In this column, current Academy Presidents reflect on their experiences with professionalism and share their unique perspective into the future.

September/October 2021



It’s early September, and for many that means back-to-school. It’s been a while since our household has felt the excitement of a new school year, but I remember my children sharing their experiences at school. I will get to relive this a bit because my niece and nephew, Mary and Alex (the two youngest in our family), are starting college. While I’m very proud of both of them, I’m very much looking forward to hearing about my nephew’s experiences—he will be majoring in actuarial science at Rochester Institute of Technology.

We always encouraged our children to get involved in extracurricular activities. Whether it was sports, orchestra, or clubs, it was part of their education. It was an opportunity to work as part of a team, and to combine individual talents with those of others to achieve mutual goals. These efforts were shared with the community, and it brought recognition to their school. They were able to use what they learned from these activities in their chosen careers. For example, one of my sons uses his musical talent initially developed by participating in a school activity to become an elementary school music teacher. One of his role models and mentors was his elementary school strings teacher.

As actuaries, one way to participate in professional extracurricular activities is to be an Academy volunteer. The Academy has over 1,200 members who participate in public policy and professionalism activities on a volunteer basis. As a longtime Academy volunteer, and as president of the Academy, I’m amazed by and grateful for everyone who gets involved. I look at the weekly publication of This Week and the monthly Actuarial Update, which are sent to every Academy member, and I am impressed by the quality of the content produced by our volunteers.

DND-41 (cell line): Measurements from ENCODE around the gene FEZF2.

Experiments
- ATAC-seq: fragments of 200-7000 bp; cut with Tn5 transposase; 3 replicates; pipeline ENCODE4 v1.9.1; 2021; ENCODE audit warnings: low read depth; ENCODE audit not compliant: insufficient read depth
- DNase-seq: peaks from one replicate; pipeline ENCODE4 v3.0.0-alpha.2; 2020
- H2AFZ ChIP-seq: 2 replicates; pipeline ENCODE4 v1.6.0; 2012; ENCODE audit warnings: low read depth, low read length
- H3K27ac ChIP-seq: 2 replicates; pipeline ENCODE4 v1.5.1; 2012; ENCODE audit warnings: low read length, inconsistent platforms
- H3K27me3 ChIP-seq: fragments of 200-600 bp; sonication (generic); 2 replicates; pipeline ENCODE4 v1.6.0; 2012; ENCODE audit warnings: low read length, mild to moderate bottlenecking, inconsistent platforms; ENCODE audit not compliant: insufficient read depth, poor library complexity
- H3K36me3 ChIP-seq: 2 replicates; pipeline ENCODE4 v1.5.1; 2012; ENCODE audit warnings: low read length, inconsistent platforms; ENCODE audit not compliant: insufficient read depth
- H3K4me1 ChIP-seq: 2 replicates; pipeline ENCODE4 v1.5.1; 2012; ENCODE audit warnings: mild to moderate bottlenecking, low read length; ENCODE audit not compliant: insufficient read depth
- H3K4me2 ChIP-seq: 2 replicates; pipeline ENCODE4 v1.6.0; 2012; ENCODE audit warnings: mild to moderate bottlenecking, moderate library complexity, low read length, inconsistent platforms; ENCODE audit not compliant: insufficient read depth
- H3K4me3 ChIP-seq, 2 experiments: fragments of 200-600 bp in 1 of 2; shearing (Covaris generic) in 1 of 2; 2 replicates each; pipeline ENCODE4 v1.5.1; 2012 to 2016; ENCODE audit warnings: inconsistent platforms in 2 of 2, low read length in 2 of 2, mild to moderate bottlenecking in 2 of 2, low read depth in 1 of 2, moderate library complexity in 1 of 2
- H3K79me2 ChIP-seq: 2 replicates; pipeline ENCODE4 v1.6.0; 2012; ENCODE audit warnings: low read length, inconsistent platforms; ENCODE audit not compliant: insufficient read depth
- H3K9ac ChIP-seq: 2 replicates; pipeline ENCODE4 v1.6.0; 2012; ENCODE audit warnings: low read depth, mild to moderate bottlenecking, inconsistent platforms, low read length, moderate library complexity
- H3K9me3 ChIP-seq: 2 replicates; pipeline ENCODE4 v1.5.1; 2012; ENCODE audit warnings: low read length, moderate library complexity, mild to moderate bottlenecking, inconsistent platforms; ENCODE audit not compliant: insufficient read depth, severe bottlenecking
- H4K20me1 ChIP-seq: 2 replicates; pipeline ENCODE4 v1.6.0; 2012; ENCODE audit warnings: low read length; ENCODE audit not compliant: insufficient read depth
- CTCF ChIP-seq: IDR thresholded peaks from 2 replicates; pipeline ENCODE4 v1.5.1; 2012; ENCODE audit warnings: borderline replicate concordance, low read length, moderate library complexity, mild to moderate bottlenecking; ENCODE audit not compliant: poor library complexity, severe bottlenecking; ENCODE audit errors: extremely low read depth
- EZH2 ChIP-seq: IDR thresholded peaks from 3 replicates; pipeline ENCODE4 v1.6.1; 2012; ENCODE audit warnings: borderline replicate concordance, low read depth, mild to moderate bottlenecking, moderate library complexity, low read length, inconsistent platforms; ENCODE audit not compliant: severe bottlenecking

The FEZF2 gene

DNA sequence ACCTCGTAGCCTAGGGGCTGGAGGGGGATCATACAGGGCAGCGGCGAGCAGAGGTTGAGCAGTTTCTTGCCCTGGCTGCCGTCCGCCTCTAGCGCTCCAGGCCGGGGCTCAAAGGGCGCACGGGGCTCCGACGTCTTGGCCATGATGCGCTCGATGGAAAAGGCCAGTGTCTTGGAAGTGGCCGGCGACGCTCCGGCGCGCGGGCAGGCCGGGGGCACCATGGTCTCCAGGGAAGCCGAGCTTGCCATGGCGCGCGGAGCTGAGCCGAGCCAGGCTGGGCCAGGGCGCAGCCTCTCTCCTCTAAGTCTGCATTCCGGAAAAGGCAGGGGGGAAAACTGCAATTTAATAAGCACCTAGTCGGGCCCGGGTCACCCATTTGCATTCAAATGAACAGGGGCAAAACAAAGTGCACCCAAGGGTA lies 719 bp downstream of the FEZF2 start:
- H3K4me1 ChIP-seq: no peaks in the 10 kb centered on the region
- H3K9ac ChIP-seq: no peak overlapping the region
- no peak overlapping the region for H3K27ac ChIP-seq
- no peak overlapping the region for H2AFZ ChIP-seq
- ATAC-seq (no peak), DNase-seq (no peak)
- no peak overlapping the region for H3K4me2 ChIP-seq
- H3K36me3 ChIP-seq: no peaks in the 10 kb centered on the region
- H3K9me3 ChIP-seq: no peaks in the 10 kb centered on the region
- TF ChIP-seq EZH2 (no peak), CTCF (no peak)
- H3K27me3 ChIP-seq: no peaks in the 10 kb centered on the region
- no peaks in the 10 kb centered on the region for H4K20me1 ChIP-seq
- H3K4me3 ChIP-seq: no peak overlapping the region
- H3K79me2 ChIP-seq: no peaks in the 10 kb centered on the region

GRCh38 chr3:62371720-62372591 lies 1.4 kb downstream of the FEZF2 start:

I’ll often think about the volunteers who took the time to share their talents and to work together to produce that paper, that report, or that event. I think about what path they may have taken to become a volunteer, and what their motivations are for volunteering. I don’t think anyone is motivated to volunteer by fame or fortune, but rather the desire to give back, to share talents, to network, to develop additional competencies, and to be part of a team—or rather a community.

We often think about the value of being an Academy member in terms of materials that the Academy produces for its members; you can go to the Academy website and find content that supports your area of practice, or that supports professionalism requirements. But I think it goes beyond that for Academy members who volunteer. When you volunteer to work on an Academy committee, you are contributing to producing that material that is available to all members. You can get involved and make a difference by being part of a team that provides actuarial input to objectively inform public policy, or that develops professional standards.

I remember a time early in my career being on an Academy work group. The group was developing a recommendation for an NAIC model regulation. During the discussion, I suggested a provision to add to that proposal. A colleague noted that what I had just said was being “recorded into history.” He was kidding, but the point stuck with me. I helped to make that document better (and that provision is still in that model regulation). I was part of a team and I combined my individual efforts with other actuaries in order to achieve a mutual goal that we shared with the public. And we brought recognition to the actuarial profession. I have to say, that’s pretty cool.

The Academy recently sent out its Annual Volunteer Survey. The deadline to respond to that survey has passed, but if you are interested in volunteering, you don’t have to wait until next year’s survey. You can start volunteering right away by going on the Academy’s website, clicking on the Volunteer quick link (on the right rail), and sending in your information. I assure you that I will be grateful for your volunteer efforts, and maybe someday I will read about something you are doing to make history.